Enterprises are going visual, a trend that's beginning to pose a serious storage challenge to organizations in a number of fields.
Here are just a few examples of image data storage needs across various industries:
- Semiconductor manufacturers save images of wafers and other components for manufacturing purposes, as well as to meet compliance and liability obligations.
- Insurance firms store vehicle and structural images to verify damage claims.
- Businesses and law firms store images of contracts and various other types of documents.
- Companies with recognized brands store significant amounts of creative content for advertising and other marketing purposes.
- Online shopping services need to store massive amounts of product photos.
- Shipping services frequently store images to confirm deliveries.
- Healthcare researchers and service providers need to save an array of medical images.
- Commercial photographers routinely save large RAW image files.
- Emerging technologies, such as autonomous vehicles and genomics, use large numbers of small image files.
- Virtually every enterprise stores PDFs, PowerPoint images, employee photo IDs and a range of other visual documents.
Best image data storage practices
A classification strategy should be at the top of the image data storage best practices list, said Jim Kemp, director of operations at document management technology provider ColumbiaSoft, based in Portland, Ore.
"This is especially true if images are used in business processes and related to other documents, such as reports, emails or business records," Kemp said.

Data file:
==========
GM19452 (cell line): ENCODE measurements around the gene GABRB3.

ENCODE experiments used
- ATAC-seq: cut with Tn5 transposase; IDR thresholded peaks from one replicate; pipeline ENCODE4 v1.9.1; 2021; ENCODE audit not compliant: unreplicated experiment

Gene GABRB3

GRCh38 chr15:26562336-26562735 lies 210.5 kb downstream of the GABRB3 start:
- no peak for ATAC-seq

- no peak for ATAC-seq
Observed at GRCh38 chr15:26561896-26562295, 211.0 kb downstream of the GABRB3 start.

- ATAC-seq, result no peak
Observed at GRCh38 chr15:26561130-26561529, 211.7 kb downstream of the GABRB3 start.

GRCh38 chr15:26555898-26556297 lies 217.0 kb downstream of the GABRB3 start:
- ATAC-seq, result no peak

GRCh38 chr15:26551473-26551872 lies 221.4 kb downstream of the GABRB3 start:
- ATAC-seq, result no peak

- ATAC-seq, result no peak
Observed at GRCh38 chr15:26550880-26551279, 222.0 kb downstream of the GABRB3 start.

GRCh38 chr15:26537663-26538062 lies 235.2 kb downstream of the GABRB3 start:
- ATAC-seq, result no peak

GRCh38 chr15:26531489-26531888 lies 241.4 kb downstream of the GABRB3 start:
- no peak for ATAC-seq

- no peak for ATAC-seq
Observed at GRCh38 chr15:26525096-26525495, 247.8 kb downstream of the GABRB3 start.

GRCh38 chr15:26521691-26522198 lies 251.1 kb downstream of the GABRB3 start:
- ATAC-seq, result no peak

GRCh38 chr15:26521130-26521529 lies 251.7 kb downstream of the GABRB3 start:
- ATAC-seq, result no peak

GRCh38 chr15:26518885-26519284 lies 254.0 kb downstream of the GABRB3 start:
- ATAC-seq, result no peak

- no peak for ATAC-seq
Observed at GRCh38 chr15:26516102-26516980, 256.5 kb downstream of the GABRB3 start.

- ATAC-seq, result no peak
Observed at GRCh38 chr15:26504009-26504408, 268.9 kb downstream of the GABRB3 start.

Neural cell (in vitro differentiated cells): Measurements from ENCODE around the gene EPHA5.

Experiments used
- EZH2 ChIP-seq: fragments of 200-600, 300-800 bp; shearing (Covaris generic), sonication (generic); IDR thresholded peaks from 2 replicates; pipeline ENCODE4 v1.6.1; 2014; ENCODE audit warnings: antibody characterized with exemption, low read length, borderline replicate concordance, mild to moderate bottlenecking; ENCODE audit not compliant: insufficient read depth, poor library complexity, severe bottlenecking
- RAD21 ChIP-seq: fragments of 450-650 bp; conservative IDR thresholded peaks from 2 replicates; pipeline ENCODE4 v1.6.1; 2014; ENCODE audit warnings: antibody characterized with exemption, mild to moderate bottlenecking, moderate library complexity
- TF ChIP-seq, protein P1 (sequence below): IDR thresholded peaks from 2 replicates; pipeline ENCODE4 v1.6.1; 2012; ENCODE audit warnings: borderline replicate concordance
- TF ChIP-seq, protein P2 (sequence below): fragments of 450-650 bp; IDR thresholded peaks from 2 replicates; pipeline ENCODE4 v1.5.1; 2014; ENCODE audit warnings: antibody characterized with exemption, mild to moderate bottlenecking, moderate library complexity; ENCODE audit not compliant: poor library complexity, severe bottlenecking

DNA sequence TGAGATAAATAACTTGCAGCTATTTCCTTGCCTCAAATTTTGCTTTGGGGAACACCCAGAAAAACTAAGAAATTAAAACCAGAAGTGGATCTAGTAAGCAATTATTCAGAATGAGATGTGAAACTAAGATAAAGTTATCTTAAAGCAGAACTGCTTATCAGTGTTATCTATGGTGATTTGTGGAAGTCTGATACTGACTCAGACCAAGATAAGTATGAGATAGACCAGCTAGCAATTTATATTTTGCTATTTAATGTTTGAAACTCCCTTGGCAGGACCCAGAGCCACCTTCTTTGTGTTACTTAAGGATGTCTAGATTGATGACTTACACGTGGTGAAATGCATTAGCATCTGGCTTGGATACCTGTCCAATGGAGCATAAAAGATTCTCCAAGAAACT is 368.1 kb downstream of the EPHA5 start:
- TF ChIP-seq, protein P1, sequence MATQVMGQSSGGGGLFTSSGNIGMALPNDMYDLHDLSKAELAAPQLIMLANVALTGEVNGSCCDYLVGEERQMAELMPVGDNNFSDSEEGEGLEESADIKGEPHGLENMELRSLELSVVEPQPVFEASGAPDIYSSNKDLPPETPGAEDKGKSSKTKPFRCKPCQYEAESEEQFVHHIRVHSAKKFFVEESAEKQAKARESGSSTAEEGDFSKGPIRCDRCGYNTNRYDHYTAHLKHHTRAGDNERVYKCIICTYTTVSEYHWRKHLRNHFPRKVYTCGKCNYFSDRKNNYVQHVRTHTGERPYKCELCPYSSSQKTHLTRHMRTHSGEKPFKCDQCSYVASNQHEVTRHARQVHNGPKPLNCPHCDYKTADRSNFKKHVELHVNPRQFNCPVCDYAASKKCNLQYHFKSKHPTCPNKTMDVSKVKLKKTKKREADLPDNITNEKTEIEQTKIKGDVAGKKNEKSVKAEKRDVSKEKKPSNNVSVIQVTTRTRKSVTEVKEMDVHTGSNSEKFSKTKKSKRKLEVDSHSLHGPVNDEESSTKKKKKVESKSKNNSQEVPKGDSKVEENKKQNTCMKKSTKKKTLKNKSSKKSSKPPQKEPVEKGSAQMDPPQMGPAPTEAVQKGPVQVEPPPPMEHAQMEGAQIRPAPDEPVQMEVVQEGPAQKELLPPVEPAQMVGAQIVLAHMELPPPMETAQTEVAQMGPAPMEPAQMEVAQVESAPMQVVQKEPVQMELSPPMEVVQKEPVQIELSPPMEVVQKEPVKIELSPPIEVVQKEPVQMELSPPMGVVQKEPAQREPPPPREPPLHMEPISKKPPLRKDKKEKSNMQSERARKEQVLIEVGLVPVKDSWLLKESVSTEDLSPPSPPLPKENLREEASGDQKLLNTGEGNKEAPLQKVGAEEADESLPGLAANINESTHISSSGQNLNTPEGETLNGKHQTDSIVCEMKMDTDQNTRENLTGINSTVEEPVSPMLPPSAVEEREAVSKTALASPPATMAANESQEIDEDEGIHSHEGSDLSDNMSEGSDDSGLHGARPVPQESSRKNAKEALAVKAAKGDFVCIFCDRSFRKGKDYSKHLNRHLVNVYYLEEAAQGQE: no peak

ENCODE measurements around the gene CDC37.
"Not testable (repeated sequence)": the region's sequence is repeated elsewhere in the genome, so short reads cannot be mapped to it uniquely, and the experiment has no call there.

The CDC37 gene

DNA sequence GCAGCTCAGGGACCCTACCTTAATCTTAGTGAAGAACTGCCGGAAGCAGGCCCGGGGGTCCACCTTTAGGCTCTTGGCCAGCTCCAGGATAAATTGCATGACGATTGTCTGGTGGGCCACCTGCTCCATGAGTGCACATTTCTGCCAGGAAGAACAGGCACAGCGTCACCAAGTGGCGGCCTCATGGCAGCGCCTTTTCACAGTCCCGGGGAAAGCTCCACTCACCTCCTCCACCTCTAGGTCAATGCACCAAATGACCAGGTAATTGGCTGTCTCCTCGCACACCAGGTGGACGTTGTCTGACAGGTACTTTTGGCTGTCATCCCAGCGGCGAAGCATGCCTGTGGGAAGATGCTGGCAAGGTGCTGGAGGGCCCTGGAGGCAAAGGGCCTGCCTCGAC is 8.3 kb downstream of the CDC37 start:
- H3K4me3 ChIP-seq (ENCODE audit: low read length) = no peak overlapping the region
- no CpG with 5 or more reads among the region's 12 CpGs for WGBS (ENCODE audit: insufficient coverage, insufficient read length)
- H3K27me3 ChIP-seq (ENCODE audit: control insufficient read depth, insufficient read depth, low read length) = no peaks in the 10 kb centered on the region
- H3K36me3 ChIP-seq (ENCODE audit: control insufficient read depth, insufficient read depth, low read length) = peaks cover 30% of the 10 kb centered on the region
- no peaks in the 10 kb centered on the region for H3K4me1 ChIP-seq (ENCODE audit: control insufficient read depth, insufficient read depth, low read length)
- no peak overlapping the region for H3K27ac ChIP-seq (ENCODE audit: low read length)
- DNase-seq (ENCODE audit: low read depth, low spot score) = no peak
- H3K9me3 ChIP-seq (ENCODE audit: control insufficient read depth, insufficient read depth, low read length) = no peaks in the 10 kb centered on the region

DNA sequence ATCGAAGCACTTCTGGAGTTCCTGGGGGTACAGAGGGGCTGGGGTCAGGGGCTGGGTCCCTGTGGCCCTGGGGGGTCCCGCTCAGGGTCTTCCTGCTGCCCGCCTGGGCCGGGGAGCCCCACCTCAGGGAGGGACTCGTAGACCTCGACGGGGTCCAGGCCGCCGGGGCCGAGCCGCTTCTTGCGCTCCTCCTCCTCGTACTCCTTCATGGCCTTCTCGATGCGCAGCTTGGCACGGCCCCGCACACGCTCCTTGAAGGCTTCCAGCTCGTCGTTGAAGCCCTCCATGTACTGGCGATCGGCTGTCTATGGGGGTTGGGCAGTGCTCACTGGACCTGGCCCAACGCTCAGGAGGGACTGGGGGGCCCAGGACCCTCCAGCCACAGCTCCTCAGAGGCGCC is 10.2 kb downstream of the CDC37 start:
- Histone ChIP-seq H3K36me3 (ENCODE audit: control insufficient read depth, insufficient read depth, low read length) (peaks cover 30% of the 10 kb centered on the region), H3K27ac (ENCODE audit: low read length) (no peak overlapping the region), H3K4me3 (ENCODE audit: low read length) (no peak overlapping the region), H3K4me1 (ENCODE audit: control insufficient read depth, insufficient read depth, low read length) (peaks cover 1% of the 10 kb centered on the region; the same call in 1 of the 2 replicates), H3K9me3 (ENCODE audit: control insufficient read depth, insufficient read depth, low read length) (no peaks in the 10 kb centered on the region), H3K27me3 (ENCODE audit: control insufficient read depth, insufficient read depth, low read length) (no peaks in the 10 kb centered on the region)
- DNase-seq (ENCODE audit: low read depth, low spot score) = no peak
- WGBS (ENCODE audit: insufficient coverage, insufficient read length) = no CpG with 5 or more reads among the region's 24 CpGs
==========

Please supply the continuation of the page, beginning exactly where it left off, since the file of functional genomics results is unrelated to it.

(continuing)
Image classification determines what types of values are associated in terms of metadata -- the facts that describe attributes of each image.
"Depending on the needs of the business process, these facts may include everything from a date to [geographic information system] coordinates to a description of the image itself," Kemp said.
Proper classification is not only valuable when searching images, it's essential for cross-referencing files with related content. It can even drive automated image naming, filing location, security and records policies services, Kemp noted.
Storage approaches and tools
High-resolution images are typically huge files that soak up large amounts of storage. Image data also needs to be readily available and well preserved. The best way to meet these image data storage requirements is with a network system such as a SAN.
Hector RuizPresident, Corporate Shields
"SANs are enterprise-ready storage solutions capable of holding a large amount of data while offering reliability and protection," said Hector Ruiz, president of Corporate Shields, an Orlando-based IT consulting firm.
A scale-out file server is frequently the choice for saving image data as primary storage. Meanwhile, object storage, the public cloud and tape drives are all appropriate targets for data protection and archiving.
The public cloud can potentially supply high performance with reasonable latency and provide the durability of object storage without the upfront capital costs. However, it's potentially more expensive over time when users account for storage and egress costs.
Minimize image data storage volume
Organizations that stockpile many images can free a limited amount of storage space with software.
"Some enterprise storage solutions offer image compression technology and file deduplication, cutting down the storage amount needed to store the files," Ruiz said.
Collaboration between IT and business units is the best way to minimize the amount of outdated data that wastes storage space.
"It's not IT's responsibility to determine the business value of storing image data," said Jordan Winkelman, field solutions CTO for the Americas at storage technology provider Quantum, based in San Jose. "Sometimes, data is just maintained forever because business units are unsure of what can be deleted and, therefore, just store and back up everything."
Fortunately, numerous media and digital asset management tools enable rapid classification of data sets. The tools can tag metadata that IT needs to enter manually. They can also harvest metadata from binaries or even use AI to index images.